Hampton, Monty A., Torresan, Michael E., and Barber, Jr., John H., 1997, Sea-floor geology of a part of Mamala Bay, Hawaii: Pacific Science, v. 51, n. 1, p. 54-75. Reproduced by permission of the University of Hawaii Press.
Bathymetry and Sea-floor Morphology
The bathymetry and regional sea-floor topography are shown in Figures 1 and 3. The bathymetric depth points were obtained from our soundings and from the U.S. National Oceanographic and Atmospheric Administration's GEODAS archive. Water depths in the surveyed area vary from 20 to 600 m. The outer part of the Mamala Bay insular shelf appears along the northern edge of Figure 3. The shelf is less than about 50 m deep and extends a minimum distance of 600 m from shore off Diamond Head to a maximum of nearly 5,000 m east of Barber's Point. An extensive prominent step exists at the seaward edge of the insular shelf, at water depths to about 100 m. It is the Mamala shelf (Ruhe et al., 1965), thought to have formed during the latest Pleistocene low stand of sea level, either by wave erosion or by reef construction (Stearns, 1974; Gregory and Kroenke, 1982). Our 3.5-kHz profiles indicate that the step typically is a planar notch cut into the otherwise steeper slope (Figure 4). Stearns (1978) observed a drowned reef on the Mamala shelf during submersible dives.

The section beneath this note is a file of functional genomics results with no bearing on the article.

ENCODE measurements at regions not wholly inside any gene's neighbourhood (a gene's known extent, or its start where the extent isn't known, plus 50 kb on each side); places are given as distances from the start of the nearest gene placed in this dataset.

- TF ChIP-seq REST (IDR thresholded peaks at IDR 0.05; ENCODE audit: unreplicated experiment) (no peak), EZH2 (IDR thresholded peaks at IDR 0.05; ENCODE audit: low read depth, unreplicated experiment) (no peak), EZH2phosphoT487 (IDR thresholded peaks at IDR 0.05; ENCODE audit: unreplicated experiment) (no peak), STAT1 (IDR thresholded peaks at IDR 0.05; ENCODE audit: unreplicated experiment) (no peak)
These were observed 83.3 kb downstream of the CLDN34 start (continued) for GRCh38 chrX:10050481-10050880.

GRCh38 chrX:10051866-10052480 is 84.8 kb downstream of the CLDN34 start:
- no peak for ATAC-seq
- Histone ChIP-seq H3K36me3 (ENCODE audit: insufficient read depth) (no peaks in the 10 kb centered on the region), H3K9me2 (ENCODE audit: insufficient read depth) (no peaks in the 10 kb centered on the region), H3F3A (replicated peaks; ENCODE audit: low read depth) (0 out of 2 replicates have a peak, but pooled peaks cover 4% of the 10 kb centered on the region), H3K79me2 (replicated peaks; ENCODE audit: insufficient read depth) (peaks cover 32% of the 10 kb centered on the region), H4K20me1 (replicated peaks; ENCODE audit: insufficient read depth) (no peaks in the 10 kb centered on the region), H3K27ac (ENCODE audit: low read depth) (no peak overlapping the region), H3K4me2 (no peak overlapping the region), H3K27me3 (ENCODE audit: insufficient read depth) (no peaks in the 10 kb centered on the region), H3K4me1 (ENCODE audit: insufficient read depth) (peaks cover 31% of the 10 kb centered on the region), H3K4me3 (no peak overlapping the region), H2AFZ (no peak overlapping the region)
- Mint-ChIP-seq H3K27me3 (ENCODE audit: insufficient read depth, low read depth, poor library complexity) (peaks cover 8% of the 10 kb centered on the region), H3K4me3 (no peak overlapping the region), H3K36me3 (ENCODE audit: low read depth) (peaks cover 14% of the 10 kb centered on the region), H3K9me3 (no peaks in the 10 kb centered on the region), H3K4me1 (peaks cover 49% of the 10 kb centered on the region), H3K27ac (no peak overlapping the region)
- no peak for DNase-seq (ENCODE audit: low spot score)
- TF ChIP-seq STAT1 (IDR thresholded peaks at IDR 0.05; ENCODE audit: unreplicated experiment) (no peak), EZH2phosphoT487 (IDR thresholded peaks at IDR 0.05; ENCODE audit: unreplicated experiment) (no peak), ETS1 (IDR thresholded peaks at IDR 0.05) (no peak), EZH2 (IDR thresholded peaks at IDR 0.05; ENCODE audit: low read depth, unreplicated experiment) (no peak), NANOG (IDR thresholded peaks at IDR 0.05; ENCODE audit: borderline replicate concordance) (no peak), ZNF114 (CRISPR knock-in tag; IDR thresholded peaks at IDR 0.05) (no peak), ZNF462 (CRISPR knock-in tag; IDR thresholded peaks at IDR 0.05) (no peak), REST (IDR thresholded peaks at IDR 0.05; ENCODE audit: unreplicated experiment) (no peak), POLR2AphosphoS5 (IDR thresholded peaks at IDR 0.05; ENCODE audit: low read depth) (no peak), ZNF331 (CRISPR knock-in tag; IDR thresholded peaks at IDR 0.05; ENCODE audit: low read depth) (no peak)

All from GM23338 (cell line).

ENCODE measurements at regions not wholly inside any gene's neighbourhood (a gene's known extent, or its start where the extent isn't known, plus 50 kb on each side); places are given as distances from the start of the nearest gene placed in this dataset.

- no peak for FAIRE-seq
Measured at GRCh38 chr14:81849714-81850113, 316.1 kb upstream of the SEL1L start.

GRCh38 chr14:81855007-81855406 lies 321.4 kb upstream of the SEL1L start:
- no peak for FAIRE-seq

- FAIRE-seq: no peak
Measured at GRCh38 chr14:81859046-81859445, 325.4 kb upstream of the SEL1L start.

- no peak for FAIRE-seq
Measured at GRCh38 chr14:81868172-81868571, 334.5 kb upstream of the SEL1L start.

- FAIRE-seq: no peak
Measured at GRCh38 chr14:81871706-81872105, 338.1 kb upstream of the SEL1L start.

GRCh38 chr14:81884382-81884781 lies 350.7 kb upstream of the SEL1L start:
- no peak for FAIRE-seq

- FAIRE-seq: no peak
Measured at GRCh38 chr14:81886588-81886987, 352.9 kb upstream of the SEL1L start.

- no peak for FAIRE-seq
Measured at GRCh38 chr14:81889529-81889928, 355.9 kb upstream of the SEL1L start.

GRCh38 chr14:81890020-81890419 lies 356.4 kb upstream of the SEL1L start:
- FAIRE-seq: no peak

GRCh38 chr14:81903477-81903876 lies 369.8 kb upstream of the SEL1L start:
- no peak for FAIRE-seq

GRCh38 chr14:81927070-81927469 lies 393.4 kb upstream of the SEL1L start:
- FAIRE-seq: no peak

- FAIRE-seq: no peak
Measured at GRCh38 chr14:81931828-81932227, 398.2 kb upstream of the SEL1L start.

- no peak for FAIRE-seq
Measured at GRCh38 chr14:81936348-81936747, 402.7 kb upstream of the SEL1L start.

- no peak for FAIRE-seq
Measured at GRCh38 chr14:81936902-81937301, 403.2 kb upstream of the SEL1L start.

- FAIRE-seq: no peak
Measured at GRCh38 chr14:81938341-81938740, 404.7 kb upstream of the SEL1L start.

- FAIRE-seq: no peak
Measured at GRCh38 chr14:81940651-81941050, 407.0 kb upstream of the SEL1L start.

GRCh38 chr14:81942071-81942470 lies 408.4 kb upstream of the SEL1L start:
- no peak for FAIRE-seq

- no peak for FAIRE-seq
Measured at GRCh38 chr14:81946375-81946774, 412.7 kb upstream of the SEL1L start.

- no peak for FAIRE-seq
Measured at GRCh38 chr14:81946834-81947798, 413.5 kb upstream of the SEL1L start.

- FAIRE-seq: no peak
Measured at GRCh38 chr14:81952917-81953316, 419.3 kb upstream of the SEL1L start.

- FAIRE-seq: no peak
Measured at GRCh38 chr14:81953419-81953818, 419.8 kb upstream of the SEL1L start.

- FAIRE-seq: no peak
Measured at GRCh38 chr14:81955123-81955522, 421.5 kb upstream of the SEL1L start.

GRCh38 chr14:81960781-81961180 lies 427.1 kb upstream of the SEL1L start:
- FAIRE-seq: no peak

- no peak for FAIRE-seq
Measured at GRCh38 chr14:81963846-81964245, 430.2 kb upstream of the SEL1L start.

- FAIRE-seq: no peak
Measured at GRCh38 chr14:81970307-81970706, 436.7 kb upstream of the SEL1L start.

Seaward of the insular shelf is a broad trough that slopes gently at an average of about 1° in a south to southeast direction. Most of the study area is contained within this trough. The head of the trough, from about 100 to 300 m water depth, is steep (~12°), cuspate shape, and has some local steps. The bathymetry map shows that the floor of the trough has slightly irregular topography generally of less than a few meters relief, although outcrops of drowned reefs approach heights of 50 m. The trough is bounded on the southwest by a southeast-trending platform that is underlain by a drowned reef (Gregory and Kroenke, 1982) and dissected by a canyon. The platform extends seaward from the widest part of the insular shelf (Figure 3). The trough is bounded on the northeast by the steep slope that leads up to Diamond Head. The entire region greater than about 200 to 300 m deep is part of the Lualualei shelf (Stearns, 1961), also known as the 500-meter shelf (Kroenke and Wollard, 1966). It is thought to have been sculpted into basaltic basement rocks by wave action, then locally overgrown by reefs, during subsidence to its present depth (Gregory and Kroenke, 1982).